1

I have discovered 'accidentally' while searching in my command history, that some one has issued these :

passwd
w
cat /proc/cpuinfo
free -m
uptime
w
perl v.py
python v.py
chmod +x *
./a 94.10

and these :

./a 52.30
rm -rf scan.log sparte.txt
./a 208.43 22
./a 208.43
rm -rf md
chmod +x *
rm -rf scan.log sparte.txt
./a 31.79 22
rm -rf scan.log
./a 163.172 22
rm -rf scan.log
./a 212.1
./a 212.1 22
rm -rf scan.log
rm -rf scan.log sparte.txt
./a 212.219 22
w
chmod +x *
rm -rf scan.log sparte.txt
./a 185.61 22
w
chmod +x *
cat sparte.txt
rm -rf scan.log sparte.txt
./a 81.102 22
./a 212.1 22
cat /proc/cpuinfo
free -m
rm -rf scan.log sparte.txt
chmod +x *
./a 31.220 22
rm -rf scan.log sparte.txt
./a 78.47 22
rm -rf scan.log sparte.txt

The apparently a noob intruder(hacker) who didn't clear the logs has taken advantage of a weak password to ssh into my server as he has tried with root :

Apr  1 06:35:39 ns346721 sshd[6641]: Failed password for root from 42.7.26.49 port 19029 ssh2

But succeed here

Apr 3 21:36:54 ns346721 sshd[26814]: Accepted password for [USERNAME] from 176.223.29.2 port 52054 ssh2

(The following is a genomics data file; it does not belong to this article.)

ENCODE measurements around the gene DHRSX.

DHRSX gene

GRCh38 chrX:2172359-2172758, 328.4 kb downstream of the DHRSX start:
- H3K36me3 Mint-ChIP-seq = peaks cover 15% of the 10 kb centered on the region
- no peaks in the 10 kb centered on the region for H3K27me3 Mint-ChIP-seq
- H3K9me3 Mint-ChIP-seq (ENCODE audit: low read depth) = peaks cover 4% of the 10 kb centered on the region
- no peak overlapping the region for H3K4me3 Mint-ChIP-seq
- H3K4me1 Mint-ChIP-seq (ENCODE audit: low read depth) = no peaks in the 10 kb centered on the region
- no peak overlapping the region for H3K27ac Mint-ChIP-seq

In the targeted user's home folder, the intruder has uploaded/generated some files :

/home/[USERNAME]/f
├── /home/[USERNAME]/f/a
├── /home/[USERNAME]/f/brute
├── /home/[USERNAME]/f/hu
├── /home/[USERNAME]/f/mass
├── /home/[USERNAME]/f/passfile
├── /home/[USERNAME]/f/scan.log
└── /home/[USERNAME]/f/vuln

that I guess some of them was the output of a python file in /home/[USERNAME]/v.py which after my search has the content of this https://github.com/funtimes-ninja/malware/blob/master/1a5c4fdec1e867bb27c633751e6f1184a6597bef82dc94512fbb3dbe398ed177

and the 'a' file :

#!/bin/bash
./brute 800 -b $1 passfile $2 "uname -a"

Unfortunately nothing readable can be displayed on the file 'brute' as it has a binary content.

When discovered the issue, one process with [USERNAME] was still running; so I just finished it.

What I have done :

  • Changed the password for the targeted user [USERNAME]
  • Disabled ssh for all users except root (I know it shouldn't be either).
  • Killed all processes under the user [USERNAME]

Now my main concern is to know what this intruder has made so far on the server.

Is there a well established procedure to check and clean malicious files and processes ? -

4

At a high level, what you are looking for is called an Incident Response Plan. Ideally, your organization will have created an Information Security Policy, and this would be one of the recommended items in the policy.

NIST has a good plan you can look at and follow: the Incident Handling and Response Guide.

At the lower level, you are still in the midst of an attack. You can't be sure the attacker didn't create a back door for himself somewhere in your network. Consider engaging a professional security firm to help ensure your response is adequate for your organization.

Your Answer

By clicking “Post Your Answer”, you agree to our terms of service, privacy policy and cookie policy

Not the answer you're looking for? Browse other questions tagged or ask your own question.